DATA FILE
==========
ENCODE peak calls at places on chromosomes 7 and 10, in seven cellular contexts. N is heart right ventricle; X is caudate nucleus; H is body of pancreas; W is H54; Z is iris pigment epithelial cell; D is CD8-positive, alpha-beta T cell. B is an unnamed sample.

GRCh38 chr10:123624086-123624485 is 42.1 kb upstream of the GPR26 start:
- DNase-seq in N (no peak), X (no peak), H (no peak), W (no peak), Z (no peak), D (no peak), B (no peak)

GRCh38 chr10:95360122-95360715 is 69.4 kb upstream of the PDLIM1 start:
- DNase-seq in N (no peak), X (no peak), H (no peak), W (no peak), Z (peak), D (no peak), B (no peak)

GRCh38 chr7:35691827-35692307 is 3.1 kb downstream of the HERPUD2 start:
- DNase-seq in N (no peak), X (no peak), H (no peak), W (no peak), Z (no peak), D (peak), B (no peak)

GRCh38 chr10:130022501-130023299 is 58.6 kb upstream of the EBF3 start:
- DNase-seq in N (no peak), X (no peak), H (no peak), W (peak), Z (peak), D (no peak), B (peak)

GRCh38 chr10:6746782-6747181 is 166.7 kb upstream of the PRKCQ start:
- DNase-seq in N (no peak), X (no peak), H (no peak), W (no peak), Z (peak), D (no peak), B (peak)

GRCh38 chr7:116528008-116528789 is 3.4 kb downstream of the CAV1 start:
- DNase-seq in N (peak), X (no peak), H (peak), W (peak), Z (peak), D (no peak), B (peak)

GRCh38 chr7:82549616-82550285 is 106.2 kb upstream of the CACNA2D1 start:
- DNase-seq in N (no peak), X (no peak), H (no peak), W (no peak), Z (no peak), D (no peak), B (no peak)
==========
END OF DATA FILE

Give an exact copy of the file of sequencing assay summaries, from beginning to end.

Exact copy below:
ENCODE peak calls at places on chromosomes 7 and 10, in seven cellular contexts. N is heart right ventricle; X is caudate nucleus; H is body of pancreas; W is H54; Z is iris pigment epithelial cell; D is CD8-positive, alpha-beta T cell. B is an unnamed sample.

GRCh38 chr10:123624086-123624485 is 42.1 kb upstream of the GPR26 start:
- DNase-seq in N (no peak), X (no peak), H (no peak), W (no peak), Z (no peak), D (no peak), B (no peak)

GRCh38 chr10:95360122-95360715 is 69.4 kb upstream of the PDLIM1 start:
- DNase-seq in N (no peak), X (no peak), H (no peak), W (no peak), Z (peak), D (no peak), B (no peak)

GRCh38 chr7:35691827-35692307 is 3.1 kb downstream of the HERPUD2 start:
- DNase-seq in N (no peak), X (no peak), H (no peak), W (no peak), Z (no peak), D (peak), B (no peak)

GRCh38 chr10:130022501-130023299 is 58.6 kb upstream of the EBF3 start:
- DNase-seq in N (no peak), X (no peak), H (no peak), W (peak), Z (peak), D (no peak), B (peak)

GRCh38 chr10:6746782-6747181 is 166.7 kb upstream of the PRKCQ start:
- DNase-seq in N (no peak), X (no peak), H (no peak), W (no peak), Z (peak), D (no peak), B (peak)

GRCh38 chr7:116528008-116528789 is 3.4 kb downstream of the CAV1 start:
- DNase-seq in N (peak), X (no peak), H (peak), W (peak), Z (peak), D (no peak), B (peak)

GRCh38 chr7:82549616-82550285 is 106.2 kb upstream of the CACNA2D1 start:
- DNase-seq in N (no peak), X (no peak), H (no peak), W (no peak), Z (no peak), D (no peak), B (no peak)